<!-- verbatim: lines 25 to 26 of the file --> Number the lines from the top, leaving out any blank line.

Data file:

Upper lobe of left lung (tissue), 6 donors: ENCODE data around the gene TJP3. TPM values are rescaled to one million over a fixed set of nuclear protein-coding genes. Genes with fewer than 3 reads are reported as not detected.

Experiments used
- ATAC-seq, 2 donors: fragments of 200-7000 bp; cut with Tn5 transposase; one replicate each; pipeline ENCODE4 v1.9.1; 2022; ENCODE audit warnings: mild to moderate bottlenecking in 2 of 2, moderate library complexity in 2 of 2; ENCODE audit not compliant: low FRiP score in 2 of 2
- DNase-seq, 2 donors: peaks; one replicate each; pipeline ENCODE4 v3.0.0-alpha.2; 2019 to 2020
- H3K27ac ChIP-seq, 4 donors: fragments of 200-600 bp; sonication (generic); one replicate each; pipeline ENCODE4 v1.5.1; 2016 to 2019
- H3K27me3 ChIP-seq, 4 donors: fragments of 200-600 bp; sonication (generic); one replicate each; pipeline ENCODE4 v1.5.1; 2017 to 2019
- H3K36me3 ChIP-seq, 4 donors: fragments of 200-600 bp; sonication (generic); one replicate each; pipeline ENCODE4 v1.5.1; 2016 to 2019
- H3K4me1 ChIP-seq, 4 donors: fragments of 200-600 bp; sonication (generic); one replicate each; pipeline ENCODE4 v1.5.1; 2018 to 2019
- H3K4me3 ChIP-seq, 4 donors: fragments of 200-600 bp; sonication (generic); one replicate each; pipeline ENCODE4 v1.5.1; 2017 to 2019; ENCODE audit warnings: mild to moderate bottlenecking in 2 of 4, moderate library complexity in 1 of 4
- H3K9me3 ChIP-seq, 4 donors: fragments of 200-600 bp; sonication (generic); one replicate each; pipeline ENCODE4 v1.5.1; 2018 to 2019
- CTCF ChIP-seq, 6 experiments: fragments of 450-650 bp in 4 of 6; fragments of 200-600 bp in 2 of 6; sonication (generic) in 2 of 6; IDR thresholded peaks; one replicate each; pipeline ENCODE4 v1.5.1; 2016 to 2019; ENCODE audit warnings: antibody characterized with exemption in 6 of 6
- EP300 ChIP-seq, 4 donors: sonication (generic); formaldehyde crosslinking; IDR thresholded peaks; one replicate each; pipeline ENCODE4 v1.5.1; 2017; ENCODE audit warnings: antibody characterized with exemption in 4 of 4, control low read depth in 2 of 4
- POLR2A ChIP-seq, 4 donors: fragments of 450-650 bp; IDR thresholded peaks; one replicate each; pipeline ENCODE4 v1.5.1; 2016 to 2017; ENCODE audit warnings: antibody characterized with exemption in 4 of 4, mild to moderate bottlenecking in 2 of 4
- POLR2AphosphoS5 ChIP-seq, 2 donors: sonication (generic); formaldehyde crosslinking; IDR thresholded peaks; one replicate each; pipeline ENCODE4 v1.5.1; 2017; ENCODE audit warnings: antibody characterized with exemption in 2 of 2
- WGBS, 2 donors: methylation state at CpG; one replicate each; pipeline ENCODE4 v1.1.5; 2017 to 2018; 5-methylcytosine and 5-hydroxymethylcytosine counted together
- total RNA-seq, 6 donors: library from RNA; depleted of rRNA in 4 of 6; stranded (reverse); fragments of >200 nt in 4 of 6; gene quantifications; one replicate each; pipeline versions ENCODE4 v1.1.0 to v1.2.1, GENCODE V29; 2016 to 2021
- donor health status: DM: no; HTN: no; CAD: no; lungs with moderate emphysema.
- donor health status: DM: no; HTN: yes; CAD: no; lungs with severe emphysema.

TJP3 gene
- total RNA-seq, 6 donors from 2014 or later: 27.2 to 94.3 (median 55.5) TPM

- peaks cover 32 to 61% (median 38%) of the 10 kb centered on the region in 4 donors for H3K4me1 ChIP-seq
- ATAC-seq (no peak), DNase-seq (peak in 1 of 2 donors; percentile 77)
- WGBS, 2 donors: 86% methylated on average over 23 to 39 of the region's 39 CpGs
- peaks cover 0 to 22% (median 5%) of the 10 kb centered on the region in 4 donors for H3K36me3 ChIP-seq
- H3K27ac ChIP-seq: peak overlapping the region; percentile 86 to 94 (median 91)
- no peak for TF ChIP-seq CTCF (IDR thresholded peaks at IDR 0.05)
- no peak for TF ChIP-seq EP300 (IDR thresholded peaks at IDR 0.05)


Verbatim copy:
- H3K27ac ChIP-seq: peak overlapping the region; percentile 86 to 94 (median 91)
- no peak for TF ChIP-seq CTCF (IDR thresholded peaks at IDR 0.05)